May 25, 2017

“Situations refuse to stand still. We need more organic and imaginative ways of adapting to and making continual sense of our workplace,” observed Gareth Morgan, author of “Imaginization: New Ways of Seeing, Organizing, and Managing.”

Fusing “imagination” and “organization,” Morgan created the term “imaginization” to describe a problem-solving technique of thinking in new images or metaphors. The ability to invent new images which describe the challenges at hand and help motivate and mobilize employees is becoming a key managerial skill, pointed out Morgan.

All our thinking is based on metaphors — unconscious images — like the image of a sports team, said Morgan. Through imaginization, we make conscious new metaphors and use them to direct our actions… to be more effective.

“Most of the conceptions we’ve developed about organizations are mechanistic,” said Morgan. “They’re based on the idea that we’re designing something equivalent to a machine… get a clear structure and then slot people in and hope it works. With the pace of change in today’s electronic age, we have to create flexible, adaptable organizations — more like organisms than machines.”

“The more you structure your organization, the more you freeze it,” noted Morgan. “In order to get out of the mechanistic approach, you have to have new ways of thinking about what you’re doing. That’s where imaginization comes in.”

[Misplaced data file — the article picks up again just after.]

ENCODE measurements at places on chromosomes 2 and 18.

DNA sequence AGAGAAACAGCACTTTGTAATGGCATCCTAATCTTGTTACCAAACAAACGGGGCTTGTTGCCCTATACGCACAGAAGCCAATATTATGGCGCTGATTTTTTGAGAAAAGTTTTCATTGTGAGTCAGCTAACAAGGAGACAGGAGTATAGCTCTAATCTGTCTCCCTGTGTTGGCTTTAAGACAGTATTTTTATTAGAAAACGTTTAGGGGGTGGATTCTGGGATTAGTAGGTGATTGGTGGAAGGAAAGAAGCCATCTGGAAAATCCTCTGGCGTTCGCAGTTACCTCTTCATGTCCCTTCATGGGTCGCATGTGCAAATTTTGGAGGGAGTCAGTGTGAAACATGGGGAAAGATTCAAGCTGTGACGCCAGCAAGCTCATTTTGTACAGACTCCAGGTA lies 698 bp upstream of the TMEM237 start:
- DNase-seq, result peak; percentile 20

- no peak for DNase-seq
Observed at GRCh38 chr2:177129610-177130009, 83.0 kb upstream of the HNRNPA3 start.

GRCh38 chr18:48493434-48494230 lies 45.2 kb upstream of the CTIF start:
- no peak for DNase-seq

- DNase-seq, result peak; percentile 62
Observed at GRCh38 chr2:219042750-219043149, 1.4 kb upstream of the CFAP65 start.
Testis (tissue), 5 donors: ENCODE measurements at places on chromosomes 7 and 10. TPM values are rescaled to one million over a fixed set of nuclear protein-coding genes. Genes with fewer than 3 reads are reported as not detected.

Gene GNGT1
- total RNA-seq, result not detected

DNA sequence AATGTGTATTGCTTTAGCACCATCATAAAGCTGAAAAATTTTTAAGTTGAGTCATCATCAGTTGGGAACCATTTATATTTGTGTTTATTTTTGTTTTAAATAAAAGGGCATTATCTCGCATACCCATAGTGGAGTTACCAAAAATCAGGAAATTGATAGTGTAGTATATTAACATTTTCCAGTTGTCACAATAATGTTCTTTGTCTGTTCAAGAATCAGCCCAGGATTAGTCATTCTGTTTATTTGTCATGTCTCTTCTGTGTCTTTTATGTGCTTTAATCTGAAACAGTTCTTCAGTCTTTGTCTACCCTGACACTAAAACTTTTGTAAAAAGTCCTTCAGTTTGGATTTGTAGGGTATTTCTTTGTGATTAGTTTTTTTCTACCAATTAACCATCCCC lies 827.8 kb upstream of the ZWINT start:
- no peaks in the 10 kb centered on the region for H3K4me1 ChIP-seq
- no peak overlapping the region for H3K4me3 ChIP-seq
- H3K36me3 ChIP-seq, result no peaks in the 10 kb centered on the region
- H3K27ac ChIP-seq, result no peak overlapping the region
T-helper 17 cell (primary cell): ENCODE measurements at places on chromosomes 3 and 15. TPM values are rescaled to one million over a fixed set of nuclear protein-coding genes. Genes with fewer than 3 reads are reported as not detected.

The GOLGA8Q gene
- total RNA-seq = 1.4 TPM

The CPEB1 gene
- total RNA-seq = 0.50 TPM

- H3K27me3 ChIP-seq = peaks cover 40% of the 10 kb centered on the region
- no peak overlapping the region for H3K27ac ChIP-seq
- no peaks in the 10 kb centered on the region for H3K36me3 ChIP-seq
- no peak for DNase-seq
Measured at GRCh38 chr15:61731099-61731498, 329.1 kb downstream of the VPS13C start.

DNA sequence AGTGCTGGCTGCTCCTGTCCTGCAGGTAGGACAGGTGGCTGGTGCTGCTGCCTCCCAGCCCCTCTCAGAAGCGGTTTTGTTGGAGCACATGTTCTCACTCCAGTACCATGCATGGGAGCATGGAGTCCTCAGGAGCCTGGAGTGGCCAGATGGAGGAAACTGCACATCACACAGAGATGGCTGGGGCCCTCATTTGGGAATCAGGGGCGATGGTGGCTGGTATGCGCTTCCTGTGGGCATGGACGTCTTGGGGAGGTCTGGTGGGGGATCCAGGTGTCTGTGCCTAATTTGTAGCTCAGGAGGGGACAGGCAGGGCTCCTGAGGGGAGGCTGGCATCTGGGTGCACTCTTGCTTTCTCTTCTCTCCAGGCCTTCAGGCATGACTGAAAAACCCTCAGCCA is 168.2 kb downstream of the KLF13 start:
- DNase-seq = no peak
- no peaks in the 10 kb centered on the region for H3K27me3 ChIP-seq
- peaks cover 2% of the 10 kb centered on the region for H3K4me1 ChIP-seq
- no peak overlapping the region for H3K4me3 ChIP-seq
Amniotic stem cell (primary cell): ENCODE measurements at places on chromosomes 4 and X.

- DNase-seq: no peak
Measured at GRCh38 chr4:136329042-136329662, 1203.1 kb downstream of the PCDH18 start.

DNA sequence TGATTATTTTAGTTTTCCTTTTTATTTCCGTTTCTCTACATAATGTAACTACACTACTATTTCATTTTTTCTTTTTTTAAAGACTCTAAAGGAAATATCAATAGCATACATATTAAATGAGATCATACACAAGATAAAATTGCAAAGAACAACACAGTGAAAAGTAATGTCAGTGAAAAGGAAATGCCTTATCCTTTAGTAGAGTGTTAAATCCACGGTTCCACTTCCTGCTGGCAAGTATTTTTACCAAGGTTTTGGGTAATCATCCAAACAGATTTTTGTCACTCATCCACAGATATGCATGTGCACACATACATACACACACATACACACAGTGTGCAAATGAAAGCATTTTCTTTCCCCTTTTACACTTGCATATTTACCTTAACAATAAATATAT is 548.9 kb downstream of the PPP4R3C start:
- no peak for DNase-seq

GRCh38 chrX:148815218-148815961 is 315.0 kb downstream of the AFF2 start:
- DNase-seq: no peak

You manage a company trying to reinvent itself. Encourage your staff to think about the image of living in a house while they demolish and completely rebuild it. Identify key load-bearing walls you must retain while rebuilding, to keep the business functioning while new load-bearing walls for future business are constructed.

It’s much better than ‘How do we re-engineer?'” observed Morgan. “Otherwise, the fear of losing what you’ve got will stop you from moving into new territory — ‘We can’t do that because we’ll lose our existing customers…'”

“Most management these days is about paradox — wanting higher quality and reduced costs, better service and less staff, empowered staff and more control. These paradoxes require creative thinking if they’re to be possible,” said Morgan.

One of Morgan’s favorite new metaphors of decentralized management? It’s the image of a spider plant with little offshoots branching everywhere. The spider plant illustrates an organization where everything is controlled and connected, but where power is given to decentralized units which may one day become autonomous.

Another of Morgan’s metaphors: Managers as bumblebees. They don’t schedule or go in a straight line — they go where the pollen is, cross-pollinating, adding value. Bumblebees are not authoritarian: they don’t damage what they visit. At the same time they must add value to clients without stinging them.

The job of a manager (supervisor) is to have super-vision, said Morgan. You must be able to see better than anyone else. Get a new image of yourself as value-adder, problem solver, catalyst. “Learn to understand how you are seeing things and get a new mindset. Otherwise you’ll be ineffective, imprisoned by your old metaphors,” warned Morgan.

© 2017